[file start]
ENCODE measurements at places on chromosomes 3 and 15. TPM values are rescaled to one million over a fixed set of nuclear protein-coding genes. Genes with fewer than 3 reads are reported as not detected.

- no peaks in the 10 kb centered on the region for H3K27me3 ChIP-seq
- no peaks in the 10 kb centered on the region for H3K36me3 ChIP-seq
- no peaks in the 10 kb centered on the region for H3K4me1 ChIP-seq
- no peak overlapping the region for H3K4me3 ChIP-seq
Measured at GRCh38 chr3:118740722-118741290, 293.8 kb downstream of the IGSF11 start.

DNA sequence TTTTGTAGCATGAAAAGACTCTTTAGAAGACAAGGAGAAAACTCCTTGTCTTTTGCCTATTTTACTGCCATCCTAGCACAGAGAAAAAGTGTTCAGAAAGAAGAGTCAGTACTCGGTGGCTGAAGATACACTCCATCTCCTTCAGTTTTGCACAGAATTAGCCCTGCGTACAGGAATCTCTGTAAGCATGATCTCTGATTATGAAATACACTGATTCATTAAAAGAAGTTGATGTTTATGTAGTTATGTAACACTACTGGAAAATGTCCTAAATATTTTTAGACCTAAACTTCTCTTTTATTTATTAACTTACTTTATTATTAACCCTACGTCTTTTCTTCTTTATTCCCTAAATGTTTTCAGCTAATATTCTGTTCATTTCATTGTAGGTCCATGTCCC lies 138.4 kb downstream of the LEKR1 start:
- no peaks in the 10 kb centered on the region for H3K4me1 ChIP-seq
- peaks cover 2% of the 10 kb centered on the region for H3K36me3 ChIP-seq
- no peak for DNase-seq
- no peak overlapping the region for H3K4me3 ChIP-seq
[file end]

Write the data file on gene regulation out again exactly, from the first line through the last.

ENCODE measurements at places on chromosomes 3 and 15. TPM values are rescaled to one million over a fixed set of nuclear protein-coding genes. Genes with fewer than 3 reads are reported as not detected.

- no peaks in the 10 kb centered on the region for H3K27me3 ChIP-seq
- no peaks in the 10 kb centered on the region for H3K36me3 ChIP-seq
- no peaks in the 10 kb centered on the region for H3K4me1 ChIP-seq
- no peak overlapping the region for H3K4me3 ChIP-seq
Measured at GRCh38 chr3:118740722-118741290, 293.8 kb downstream of the IGSF11 start.

DNA sequence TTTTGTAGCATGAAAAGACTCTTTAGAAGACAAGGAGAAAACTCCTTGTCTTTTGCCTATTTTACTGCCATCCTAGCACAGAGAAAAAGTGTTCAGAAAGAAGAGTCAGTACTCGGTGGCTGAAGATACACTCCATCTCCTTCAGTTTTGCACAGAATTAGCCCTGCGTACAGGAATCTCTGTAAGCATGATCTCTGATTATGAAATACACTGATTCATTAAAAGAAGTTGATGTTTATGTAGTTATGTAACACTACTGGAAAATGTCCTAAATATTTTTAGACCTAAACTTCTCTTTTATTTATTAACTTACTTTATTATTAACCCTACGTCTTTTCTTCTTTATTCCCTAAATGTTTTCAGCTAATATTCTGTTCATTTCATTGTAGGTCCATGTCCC lies 138.4 kb downstream of the LEKR1 start:
- no peaks in the 10 kb centered on the region for H3K4me1 ChIP-seq
- peaks cover 2% of the 10 kb centered on the region for H3K36me3 ChIP-seq
- no peak for DNase-seq
- no peak overlapping the region for H3K4me3 ChIP-seq